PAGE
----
LOL: Jason Day Could Ascend To No. 1 This Week

The best player on the planet right now actually has a chance to get the algorithm's attention at this week's Deutsche Bank Championship. Why is this funny?

Because we could be in for a lot of discussion, speeches, thank yous and cutting of bonus checks for one of the three lads vying for the typically-six-weeks-behind "World No. 1" label.

Anyway, Rex Hoggard explains how Day can pull a Keen Ice and come flying down the lane while American Pharoah and Frosted were outdueling most of the way. Hint: Day needs to win this week, not that this is a reach given the courses power bias, his affinity for TPC Boston and the way he's playing.

Brian Wacker touched on this and five other things from Sunday's Barclays, where Day dominated.

“Really trying to manage that has been tough. But over the years it's starting to become a lot easier. The last six weeks, they've been crazy. U.S. Open, The Open Championship, you mix that in with three other wins. The good thing about it is it's not over. I have this great momentum going into next week to a course I absolutely love. It's only positive stuff moving forward from here.”'s Jason Sobel notes how Day suddenly makes winning look easy after having done so little of it up until this year, where he has four victories.

Entering the current season, Day had competed in 151 PGA Tour events and won only twice. For most players, the "only" qualifier in that sentence wouldn't be applicable. That type of victory ratio throughout a career will keep any player employed at the game's highest level and, yes, extremely wealthy.

Hoggard says the difference may be in the lag putting. The stats back him up.

Maybe a more detailed explanation would be dramatically improved lag putting, like when Stenson gave Day something to look at on the leaderboard on Sunday, moving to within two strokes with back-to-back birdies at Nos. 13 and 14. Your new FedEx Cup front-runner answered by rolling in 61 feet of birdie putts at the 14th and 15th holes.

On paper it would explain how Day, who hasn’t ranked outside the top 30 in strokes gained-putting the last five seasons, is second on Tour in putts outside of 25 feet this year, converting 10 percent from that neighborhood.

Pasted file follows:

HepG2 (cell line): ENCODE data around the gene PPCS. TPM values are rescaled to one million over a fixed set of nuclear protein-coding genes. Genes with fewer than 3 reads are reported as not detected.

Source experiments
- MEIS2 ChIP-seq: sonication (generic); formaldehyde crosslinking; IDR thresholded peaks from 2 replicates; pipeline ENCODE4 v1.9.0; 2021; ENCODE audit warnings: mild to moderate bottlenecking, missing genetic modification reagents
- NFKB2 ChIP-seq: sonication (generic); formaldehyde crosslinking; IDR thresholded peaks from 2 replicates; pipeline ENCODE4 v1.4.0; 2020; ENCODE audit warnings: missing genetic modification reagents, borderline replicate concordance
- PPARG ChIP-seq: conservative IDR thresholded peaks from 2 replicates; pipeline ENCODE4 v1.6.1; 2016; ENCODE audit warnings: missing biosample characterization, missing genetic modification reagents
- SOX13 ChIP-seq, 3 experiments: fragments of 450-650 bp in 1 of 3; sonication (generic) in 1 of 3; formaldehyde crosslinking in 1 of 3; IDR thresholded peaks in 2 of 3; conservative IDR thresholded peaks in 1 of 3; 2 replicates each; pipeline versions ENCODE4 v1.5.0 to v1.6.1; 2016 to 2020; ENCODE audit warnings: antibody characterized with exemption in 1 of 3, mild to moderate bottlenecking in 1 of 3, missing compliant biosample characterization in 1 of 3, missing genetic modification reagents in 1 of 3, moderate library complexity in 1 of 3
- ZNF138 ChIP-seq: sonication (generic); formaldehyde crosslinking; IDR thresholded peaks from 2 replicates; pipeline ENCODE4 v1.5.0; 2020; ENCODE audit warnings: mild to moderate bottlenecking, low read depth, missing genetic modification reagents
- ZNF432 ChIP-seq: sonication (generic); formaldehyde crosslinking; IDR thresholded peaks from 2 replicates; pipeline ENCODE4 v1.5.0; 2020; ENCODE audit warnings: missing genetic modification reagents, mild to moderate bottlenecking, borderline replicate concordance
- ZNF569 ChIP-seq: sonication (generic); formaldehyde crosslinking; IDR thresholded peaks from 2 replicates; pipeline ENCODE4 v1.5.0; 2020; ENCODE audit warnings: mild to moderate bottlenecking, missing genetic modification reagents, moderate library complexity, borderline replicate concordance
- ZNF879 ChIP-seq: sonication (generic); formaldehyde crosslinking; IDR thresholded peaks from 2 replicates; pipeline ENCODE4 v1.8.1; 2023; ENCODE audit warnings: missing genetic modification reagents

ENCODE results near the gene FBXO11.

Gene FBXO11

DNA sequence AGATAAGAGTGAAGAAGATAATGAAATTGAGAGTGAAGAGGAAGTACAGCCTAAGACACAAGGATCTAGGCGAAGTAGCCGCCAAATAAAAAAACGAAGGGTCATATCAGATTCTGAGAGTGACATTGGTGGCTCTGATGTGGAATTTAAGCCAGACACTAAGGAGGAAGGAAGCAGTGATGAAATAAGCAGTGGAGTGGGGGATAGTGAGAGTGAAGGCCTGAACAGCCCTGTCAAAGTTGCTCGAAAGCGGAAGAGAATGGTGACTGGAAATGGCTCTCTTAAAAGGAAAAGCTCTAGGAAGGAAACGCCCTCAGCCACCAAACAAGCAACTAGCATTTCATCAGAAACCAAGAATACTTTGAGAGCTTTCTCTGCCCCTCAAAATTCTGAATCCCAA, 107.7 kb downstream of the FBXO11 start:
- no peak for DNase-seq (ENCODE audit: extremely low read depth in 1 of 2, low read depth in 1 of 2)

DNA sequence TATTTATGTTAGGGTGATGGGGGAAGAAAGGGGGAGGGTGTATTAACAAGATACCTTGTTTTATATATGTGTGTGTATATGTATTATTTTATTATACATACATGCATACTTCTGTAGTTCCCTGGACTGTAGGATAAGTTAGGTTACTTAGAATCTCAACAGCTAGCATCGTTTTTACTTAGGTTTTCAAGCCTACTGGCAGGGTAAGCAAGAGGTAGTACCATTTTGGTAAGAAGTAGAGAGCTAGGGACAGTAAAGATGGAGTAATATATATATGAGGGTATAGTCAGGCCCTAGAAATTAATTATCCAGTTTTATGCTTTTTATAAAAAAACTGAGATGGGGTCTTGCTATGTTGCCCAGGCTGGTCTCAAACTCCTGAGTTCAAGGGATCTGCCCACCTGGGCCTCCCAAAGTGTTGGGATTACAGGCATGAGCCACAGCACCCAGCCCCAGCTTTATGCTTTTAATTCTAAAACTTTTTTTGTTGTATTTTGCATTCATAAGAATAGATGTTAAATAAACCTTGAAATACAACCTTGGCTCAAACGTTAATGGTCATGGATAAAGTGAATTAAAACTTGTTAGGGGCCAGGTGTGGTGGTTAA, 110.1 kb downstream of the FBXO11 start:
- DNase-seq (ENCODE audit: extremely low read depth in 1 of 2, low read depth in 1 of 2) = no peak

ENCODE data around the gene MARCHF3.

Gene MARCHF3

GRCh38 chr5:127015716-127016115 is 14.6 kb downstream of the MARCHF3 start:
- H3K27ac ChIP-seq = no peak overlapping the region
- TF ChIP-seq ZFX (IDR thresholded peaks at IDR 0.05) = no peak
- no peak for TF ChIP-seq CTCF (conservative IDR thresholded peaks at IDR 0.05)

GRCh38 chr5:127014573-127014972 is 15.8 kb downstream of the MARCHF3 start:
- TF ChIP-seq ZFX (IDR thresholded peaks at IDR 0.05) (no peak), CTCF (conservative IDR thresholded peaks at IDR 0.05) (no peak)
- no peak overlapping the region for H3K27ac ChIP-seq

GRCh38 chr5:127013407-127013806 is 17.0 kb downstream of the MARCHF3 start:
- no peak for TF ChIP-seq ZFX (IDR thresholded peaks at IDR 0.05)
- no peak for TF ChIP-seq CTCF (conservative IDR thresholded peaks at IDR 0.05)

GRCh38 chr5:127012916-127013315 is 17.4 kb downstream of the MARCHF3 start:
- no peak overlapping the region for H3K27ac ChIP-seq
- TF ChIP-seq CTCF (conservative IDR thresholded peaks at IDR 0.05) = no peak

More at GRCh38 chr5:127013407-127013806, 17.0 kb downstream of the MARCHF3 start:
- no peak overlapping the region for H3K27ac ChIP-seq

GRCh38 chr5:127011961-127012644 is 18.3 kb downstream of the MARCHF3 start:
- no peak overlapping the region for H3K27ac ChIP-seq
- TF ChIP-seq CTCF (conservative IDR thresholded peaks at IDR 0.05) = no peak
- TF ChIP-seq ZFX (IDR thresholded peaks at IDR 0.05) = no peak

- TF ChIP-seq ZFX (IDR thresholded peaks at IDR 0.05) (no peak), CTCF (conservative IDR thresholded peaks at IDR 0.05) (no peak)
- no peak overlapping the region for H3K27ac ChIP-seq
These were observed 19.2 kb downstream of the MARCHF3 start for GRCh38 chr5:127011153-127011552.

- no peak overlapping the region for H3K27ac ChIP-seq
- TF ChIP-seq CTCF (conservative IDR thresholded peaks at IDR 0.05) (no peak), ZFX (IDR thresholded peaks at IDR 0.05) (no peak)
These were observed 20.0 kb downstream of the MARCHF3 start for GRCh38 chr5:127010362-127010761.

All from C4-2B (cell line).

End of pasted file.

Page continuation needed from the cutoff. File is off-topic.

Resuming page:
Rickie Fowler & Jordan Spieth Scout Baltusrol Because They May Not Get Another Opportunity 

With next July's PGA Championship starting just 10 days after The Open Championship, Barclays cut-missers Fowler and Spieth wisely headed over with their caddies for a game at Baltusrol, site of 2016's final major.

Thanks to Joel Beall for the heads up on what may be about their last chance for a scouting mission before the PGA, which speaks to the madness that is next summer's schedule.

Missed cut pillow fight round today at Baltusrol but still some good action from @rickiefowler

A video posted by Jordan Spieth (@jordanspieth) on Aug 29, 2015 at 2:22pm PDT

A little @PGAChampionship practice round today with @jordanspieth and our tour loopers

A photo posted by Rickie Fowler (@rickiefowler) on Aug 29, 2015 at 2:50pm PDT



Video: Brian Harman's Second Ace In One Round

Brian Harman's second ace of The Barclays final round came at the 228-yard 14th. Two in one round! Harman posted a 68.

The video:

To put in perspective how rare the feat is, Golf Central put together this graphic:

And in case you still can't believe it, here's how the scorecard looked...

According to Melissa Blanton at, the last to record two aces in one round was Yusaku Miyazato at Reno in 2006. There's a Final Jeopardy stumper.



Sangmoon Bae's Military Plight, The Good And The Bad

The good news? The 54-hole co-leader at The Barclays could win and not lose his PGA Tour exemption when he starts fulfilling his Korean military service reports Jason Sobel at

Sobel writes:

According to an amendment that has already been preliminarily approved by the policy board and is scheduled to be ratified next week, Bae's exempt status would receive an extension following his military service. In other words, when he completes his duty, he won't need to reclaim his playing privileges.

The bad news for Bae? Even if he wins, the Presidents Cup as a captain's pick--he's currently 25th in points--is unlikely unless Captain Nick Price wants to be a total rebel. I saw you go Nick, pick him as a statement to the host country, then replace him if he can't go.

Rex Hoggard on Bae and the other intriguing elements going into Sunday's final round.

Bae is scheduled to report for his mandatory 21 months of military service next month after losing a legal challenge last month in South Korea. Without a significant policy change, his participation in the matches doesn’t seem likely.

“I'm not sure if Mr. Nick Price is going to pick me. I'm definitely going to go back [to Korea] after the FedEx Cup,” said Bae, who is currently 25th on the International Presidents Cup point list but can move into the top 10 automatic qualifiers with a victory on Sunday. “[Military service is] mandatory in Korea. I have a little mixed emotion. I have to go and I have only a few tournaments, and I will play really hard and work really hard.”

Bae and Jason Day are paired again Sunday and the drama of Bae's situation, along with the incredible showing of a heartbroken Ryan Palmer, actually threatens to overshadow the playoff points permutations. I know, shocking.

The highlights from Saturday at Plainfield: